Review: A Line Made by Walking by Sara Baume


Sara Baume

A Line Made by Walking 

Tramp Press (Ireland)/William Heinemann (UK) 2017

Literary Fiction

Art and sadness, which last forever.

Frankie, a 25 year old artist, seeks healing and comfort in rural Ireland. Living in her deceased grandmothers home, and trapped in the clutches of depression and anxiety, she struggles to find meaning and comfort in life. She reflects on her childhood, on how she couldn’t make urban life work, on being creative, on her poor mental health. Taking up photography again, she focuses on the natural world and turns to the catalogue of artworks in her head to try and make sense of her life. She begins a project of taking pictures of dead animals, and these photos are interspersed throughout the book.

This is a brilliant, lyrical book and I think it is even better than Baume’s prize-winning debut Spill Simmer Falter Wither. The references to artworks are woven brilliantly into the story, and there is a helpful index of all the works mentioned at the end. Frankie’s interpretations of the works are very interesting, and this way of testing her visual memory and linking her life to art works well in the book. At times this is a difficult read, so potent is Frankie’s pain and sense of being isolated and lost. It is a grim book, offering a searing insight into family relationships, what makes art, being an outsider and living with mental illness. Sara Baume is a brilliant new talent on the Irish literary scene, and this book is a work of art.

Many thanks to LoveReading for sending me a copy of this book to review!

Review: Am I Normal Yet? by Holly Bourne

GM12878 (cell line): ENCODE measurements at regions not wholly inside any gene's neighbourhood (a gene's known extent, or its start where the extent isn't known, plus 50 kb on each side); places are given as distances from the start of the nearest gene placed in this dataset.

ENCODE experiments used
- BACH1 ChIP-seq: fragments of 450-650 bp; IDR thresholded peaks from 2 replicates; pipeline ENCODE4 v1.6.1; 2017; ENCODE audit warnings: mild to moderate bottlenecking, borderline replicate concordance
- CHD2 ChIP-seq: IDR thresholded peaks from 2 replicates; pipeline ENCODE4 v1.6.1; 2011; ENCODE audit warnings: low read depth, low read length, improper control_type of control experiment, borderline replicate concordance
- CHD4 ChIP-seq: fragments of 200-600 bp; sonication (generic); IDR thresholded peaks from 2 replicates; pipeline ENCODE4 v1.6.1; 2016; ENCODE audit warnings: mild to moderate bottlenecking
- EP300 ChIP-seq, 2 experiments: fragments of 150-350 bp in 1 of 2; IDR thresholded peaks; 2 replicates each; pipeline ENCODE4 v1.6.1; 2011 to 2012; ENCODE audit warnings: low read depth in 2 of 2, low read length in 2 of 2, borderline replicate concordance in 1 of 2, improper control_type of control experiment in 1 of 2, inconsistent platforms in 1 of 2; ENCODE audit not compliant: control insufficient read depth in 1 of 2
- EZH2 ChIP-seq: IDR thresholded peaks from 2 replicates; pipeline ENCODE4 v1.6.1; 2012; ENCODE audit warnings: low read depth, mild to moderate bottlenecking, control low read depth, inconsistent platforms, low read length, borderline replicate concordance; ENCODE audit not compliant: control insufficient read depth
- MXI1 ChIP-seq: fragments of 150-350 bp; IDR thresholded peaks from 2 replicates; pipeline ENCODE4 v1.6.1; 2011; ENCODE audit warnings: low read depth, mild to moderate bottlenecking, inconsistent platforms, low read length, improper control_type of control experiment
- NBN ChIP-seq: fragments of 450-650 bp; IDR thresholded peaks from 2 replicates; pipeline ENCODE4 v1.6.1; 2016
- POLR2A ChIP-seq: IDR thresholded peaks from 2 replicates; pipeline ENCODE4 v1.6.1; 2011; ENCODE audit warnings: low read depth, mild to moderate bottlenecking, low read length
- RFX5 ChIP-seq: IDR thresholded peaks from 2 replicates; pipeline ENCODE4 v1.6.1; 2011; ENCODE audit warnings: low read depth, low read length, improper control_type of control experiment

Cover image from Goodreads

Cover image from Goodreads

Am I Normal Yet?

Holly Bourne

Usborne, 2015

YA – Contemporary

Evie desperately wants to be ‘normal’. She is almost off her medication and is making a new start at college where no-one knows her past. She wants to be like any other sixteen-year-old girl – make friends, go to parties, maybe get a boyfriend. But relationships turn out to be much more complicated than she had anticipated, and when her compulsive urges starts to return, can she keep her illness a secret from her new friends?

I loved this book. Holly Bourne writes so well about mental health and feminism, and besides that it is just a really good read. Evie is a strong protagonist and Bourne lets us into her head and gives an idea of the experience of OCD in showing us Evie’s ‘good thoughts’ and ‘bad thoughts’. Seeing a character in recovery, and seeing how difficult recovery can be, is very important. Evie’s friends Amber and Lottie are also very likeable, and the three form a ‘spinster club’ where they discuss feminist ideas and think about what it is to be a girl. For teenage readers, these meetings will give a great introduction to feminism (or expand the knowledge they already have) but in a non-preachy manner. Older readers will nod along to Lottie’s explanations. Bourne has books about Amber and Lottie coming out in 2016 which I am very much looking forward to reading.

One of the (many) things I really enjoyed about this book is how it explores female friendships. There is romance (and a popular romantic trope is very nicely debunked) but the friendship between the three girls is really at the core of this book. Evie learns a lot about herself through her friendship with Amber and Lottie, and their conversations show Bourne really has an ear for dialogue. This is a book that made me laugh as well as tear up, and I know it is one I will be reading again. Bourne tackles some difficult and important issues really well in this book, while also creating a clever and fun read. One of my favourite books of the year.

I was delighted to hear Holly Bourne speak at DeptCon1 (a YA convention run by Easons in Dublin) so watch out for some blog posts about that during the week!

Review: The Wordsmith by Patricia Forde